For many years, certainly till around the mid-1990s, the TAS succeeded in consistently attracting outstanding talent. The brightest students from the best educational institutes vied to get into the TAS. The selection of these individuals took place, for the most part, in an era when India was still a protected economy, attractive job opportunities were relatively limited, and the TAS itself was hiring very few officers, typically in single digits each year. Many of those selected during this period […] would make a mark in the Group, while a number of others, like T.K. Balaji, Kris Ramachandran, Siddharth Kak, Navtej Sarna, Vir Chopra, Raghuram Rajan, Patu Keswani and Srikumar Misra would leave to go on to build highly respected careers in the corporate world or as entrepreneurs, as well as in other realms such as public policy, the arts and culture.
As the Indian market opened up in the post-liberalization era, however, a variety of exciting new opportunities became available to India’s best and brightest. The TAS had […] traditionally been behind the curve on offering market standard compensation. The effects of this became visible as it began to struggle to attract the best students from B-School campuses. Instead of the TAS, many of the brightest students increasingly opted for lucrative careers in international banks and management consultancies. Modest TAS salaries aside, these students could spot only a few senior TAS officers leading large companies. By the late 1990s, the TAS had been in existence for just under fifty years; but it could not showcase a large bench of Managing Directors and CEOs who had started their careers as TAS officers. In contrast, the international banks and management consultancies, and indeed, many multinational companies, offered clear and well-defined career paths for their management cadres.
Many TAS alumni today regret that the Group made few efforts to invest in their growth and development after they had been selected. And while there is something to be said for the expectation that the officers would be self-starters and take the initiative to find learning opportunities on their own, the fact is that even modest-sized multinational enterprises have far superior training programmes for their managers, as compared to anything the TAS ever put together.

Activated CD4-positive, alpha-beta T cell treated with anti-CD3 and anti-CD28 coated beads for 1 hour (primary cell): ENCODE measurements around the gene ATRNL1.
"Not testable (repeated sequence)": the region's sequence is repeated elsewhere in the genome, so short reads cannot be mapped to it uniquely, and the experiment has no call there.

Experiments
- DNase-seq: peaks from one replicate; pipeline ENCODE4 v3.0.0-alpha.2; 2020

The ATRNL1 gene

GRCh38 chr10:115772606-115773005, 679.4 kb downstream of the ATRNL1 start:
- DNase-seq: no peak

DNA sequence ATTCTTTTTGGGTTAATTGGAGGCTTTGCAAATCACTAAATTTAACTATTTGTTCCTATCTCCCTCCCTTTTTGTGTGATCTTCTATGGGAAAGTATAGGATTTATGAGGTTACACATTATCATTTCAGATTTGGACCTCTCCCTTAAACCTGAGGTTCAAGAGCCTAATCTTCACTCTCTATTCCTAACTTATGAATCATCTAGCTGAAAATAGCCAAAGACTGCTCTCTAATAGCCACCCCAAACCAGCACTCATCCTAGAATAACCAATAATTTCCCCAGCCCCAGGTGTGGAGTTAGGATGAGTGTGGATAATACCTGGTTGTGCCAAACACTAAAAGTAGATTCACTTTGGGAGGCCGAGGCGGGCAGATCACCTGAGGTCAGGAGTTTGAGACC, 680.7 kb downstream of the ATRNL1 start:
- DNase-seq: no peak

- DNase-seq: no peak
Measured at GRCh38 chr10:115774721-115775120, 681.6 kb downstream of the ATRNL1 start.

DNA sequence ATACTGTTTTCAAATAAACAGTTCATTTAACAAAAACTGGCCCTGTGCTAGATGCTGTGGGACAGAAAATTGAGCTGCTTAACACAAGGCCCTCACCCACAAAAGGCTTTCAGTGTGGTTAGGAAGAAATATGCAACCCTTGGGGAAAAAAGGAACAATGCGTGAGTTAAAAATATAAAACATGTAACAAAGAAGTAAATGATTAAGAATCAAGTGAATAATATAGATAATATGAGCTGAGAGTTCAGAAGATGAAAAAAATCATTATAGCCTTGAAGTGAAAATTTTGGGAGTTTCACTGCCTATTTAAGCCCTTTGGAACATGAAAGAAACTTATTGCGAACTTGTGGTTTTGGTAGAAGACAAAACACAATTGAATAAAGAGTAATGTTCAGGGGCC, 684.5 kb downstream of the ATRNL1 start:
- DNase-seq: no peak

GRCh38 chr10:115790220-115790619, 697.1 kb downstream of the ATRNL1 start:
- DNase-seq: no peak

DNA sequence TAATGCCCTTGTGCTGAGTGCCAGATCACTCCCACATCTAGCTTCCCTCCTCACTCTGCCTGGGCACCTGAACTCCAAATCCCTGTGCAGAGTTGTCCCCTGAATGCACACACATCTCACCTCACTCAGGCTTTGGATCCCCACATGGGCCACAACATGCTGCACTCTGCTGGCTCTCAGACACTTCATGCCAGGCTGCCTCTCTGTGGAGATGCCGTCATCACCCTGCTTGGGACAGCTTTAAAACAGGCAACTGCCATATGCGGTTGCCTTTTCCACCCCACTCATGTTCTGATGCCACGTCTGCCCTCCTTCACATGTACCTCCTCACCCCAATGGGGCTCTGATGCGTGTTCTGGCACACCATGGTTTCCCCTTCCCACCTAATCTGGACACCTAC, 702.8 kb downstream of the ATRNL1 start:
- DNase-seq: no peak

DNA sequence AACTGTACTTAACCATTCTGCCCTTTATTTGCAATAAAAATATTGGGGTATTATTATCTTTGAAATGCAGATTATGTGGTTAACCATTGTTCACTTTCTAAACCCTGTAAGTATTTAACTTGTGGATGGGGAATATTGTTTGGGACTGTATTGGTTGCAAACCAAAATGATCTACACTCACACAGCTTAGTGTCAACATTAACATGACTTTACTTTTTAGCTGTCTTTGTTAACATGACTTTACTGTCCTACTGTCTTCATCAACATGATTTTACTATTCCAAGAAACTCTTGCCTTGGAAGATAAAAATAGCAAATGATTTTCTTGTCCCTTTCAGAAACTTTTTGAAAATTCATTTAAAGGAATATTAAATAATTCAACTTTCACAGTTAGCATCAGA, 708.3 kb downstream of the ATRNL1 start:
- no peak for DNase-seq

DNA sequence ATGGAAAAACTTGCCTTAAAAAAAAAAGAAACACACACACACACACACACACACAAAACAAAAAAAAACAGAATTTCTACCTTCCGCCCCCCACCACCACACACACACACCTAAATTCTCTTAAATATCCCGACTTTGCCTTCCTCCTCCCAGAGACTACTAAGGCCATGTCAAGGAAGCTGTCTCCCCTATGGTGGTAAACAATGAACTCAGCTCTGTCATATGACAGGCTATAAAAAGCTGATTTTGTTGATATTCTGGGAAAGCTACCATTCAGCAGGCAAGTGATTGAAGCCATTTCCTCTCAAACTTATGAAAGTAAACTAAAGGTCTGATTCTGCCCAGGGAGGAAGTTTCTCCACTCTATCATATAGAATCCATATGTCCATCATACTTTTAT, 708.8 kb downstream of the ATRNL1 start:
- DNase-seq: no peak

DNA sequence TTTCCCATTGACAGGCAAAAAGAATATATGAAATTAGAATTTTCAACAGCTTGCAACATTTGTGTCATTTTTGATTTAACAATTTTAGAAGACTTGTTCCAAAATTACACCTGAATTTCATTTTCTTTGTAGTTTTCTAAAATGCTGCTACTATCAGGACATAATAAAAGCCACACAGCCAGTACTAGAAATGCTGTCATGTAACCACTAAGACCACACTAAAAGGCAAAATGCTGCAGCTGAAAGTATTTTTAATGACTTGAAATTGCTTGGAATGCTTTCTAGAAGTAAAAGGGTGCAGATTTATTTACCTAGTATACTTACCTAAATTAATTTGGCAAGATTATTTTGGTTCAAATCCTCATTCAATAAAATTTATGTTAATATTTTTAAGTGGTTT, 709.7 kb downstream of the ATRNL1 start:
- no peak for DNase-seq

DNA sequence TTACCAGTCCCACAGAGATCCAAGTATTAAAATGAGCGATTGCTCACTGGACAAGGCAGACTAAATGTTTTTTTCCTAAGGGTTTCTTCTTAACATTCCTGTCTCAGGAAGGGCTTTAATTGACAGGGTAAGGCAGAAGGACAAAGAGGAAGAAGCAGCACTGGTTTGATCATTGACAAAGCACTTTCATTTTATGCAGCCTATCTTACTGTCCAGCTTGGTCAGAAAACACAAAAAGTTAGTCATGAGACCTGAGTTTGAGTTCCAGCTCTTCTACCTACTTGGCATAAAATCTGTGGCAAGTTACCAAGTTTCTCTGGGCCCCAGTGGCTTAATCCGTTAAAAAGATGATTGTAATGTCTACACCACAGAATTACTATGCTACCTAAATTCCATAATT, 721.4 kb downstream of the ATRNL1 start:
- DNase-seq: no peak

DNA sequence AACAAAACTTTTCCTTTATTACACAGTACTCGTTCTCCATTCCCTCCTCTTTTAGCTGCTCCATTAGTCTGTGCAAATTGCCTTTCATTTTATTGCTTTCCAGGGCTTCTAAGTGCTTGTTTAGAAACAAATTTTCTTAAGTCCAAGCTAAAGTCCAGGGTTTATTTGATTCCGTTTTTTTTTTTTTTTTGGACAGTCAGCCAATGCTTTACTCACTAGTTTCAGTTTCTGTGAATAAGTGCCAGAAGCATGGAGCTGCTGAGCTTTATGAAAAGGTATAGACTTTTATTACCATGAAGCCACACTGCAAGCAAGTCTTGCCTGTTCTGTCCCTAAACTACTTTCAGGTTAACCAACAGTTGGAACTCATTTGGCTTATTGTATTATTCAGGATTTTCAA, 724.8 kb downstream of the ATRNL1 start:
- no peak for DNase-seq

In a world where there is growing sophistication of skills in every functional domain, even general management skills that TAS officers are expected to have need to be honed and sharpened continuously with formal inputs. Gone are the days when well-meaning young managers like Xerxes Desai, armed only with degrees in subjects like history, politics and philosophy, could flourish simply because of their intuition and people management skills. In the changed business world, especially after 1991, specialization or knowledge of a particular domain has become almost de rigueur for any leader. Alongside a waning commitment at the very top to nurture and grow these skills in TAS officers, it is increasingly the case that leaders across Tata companies are being hired laterally for their perceived domain skills and managerial capabilities rather than groomed internally.
Be it a Sunil D’Souza from Whirlpool who replaced Ajoy Misra (TAS 1980) as the Managing Director of Tata Consumer Products, a Sanjay Dutt from Ascendas who replaced Brotin Banerjee (TAS 1998) as the Managing Director of Tata Housing Development Company, or the induction of Saurabh Agarwal, formerly from the Aditya Birla Group, as the Group CFO, lateral hires seem to be getting preferred for many top-level vacancies in the Tata Group now. As a proportion, far fewer active senior leaders across the Group today have emerged from the ranks of the TAS than ever used to be the case in the past.